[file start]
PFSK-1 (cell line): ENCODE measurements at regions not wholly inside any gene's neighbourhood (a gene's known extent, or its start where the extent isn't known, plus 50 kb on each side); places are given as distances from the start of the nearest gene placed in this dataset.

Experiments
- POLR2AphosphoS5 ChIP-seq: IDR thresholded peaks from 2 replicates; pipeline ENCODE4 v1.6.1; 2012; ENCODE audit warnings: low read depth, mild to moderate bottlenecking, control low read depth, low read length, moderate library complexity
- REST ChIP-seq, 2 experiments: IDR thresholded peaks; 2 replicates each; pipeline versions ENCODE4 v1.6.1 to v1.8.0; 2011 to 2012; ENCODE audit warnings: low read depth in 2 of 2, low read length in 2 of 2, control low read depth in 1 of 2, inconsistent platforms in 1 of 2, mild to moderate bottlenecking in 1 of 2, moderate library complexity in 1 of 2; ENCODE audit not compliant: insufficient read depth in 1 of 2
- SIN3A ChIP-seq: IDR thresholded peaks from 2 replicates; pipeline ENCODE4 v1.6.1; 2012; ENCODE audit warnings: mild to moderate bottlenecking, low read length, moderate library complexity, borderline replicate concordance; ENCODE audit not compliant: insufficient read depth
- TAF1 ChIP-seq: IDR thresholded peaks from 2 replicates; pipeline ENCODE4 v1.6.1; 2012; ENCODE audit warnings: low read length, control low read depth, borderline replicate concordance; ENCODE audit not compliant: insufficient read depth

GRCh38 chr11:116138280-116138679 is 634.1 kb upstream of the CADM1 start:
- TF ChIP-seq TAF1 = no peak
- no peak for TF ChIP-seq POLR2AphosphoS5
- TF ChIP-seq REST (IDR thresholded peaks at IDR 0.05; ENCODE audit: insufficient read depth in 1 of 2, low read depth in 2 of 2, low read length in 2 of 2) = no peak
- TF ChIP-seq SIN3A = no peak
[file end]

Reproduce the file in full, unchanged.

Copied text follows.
PFSK-1 (cell line): ENCODE measurements at regions not wholly inside any gene's neighbourhood (a gene's known extent, or its start where the extent isn't known, plus 50 kb on each side); places are given as distances from the start of the nearest gene placed in this dataset.

Experiments
- POLR2AphosphoS5 ChIP-seq: IDR thresholded peaks from 2 replicates; pipeline ENCODE4 v1.6.1; 2012; ENCODE audit warnings: low read depth, mild to moderate bottlenecking, control low read depth, low read length, moderate library complexity
- REST ChIP-seq, 2 experiments: IDR thresholded peaks; 2 replicates each; pipeline versions ENCODE4 v1.6.1 to v1.8.0; 2011 to 2012; ENCODE audit warnings: low read depth in 2 of 2, low read length in 2 of 2, control low read depth in 1 of 2, inconsistent platforms in 1 of 2, mild to moderate bottlenecking in 1 of 2, moderate library complexity in 1 of 2; ENCODE audit not compliant: insufficient read depth in 1 of 2
- SIN3A ChIP-seq: IDR thresholded peaks from 2 replicates; pipeline ENCODE4 v1.6.1; 2012; ENCODE audit warnings: mild to moderate bottlenecking, low read length, moderate library complexity, borderline replicate concordance; ENCODE audit not compliant: insufficient read depth
- TAF1 ChIP-seq: IDR thresholded peaks from 2 replicates; pipeline ENCODE4 v1.6.1; 2012; ENCODE audit warnings: low read length, control low read depth, borderline replicate concordance; ENCODE audit not compliant: insufficient read depth

GRCh38 chr11:116138280-116138679 is 634.1 kb upstream of the CADM1 start:
- TF ChIP-seq TAF1 = no peak
- no peak for TF ChIP-seq POLR2AphosphoS5
- TF ChIP-seq REST (IDR thresholded peaks at IDR 0.05; ENCODE audit: insufficient read depth in 1 of 2, low read depth in 2 of 2, low read length in 2 of 2) = no peak
- TF ChIP-seq SIN3A = no peak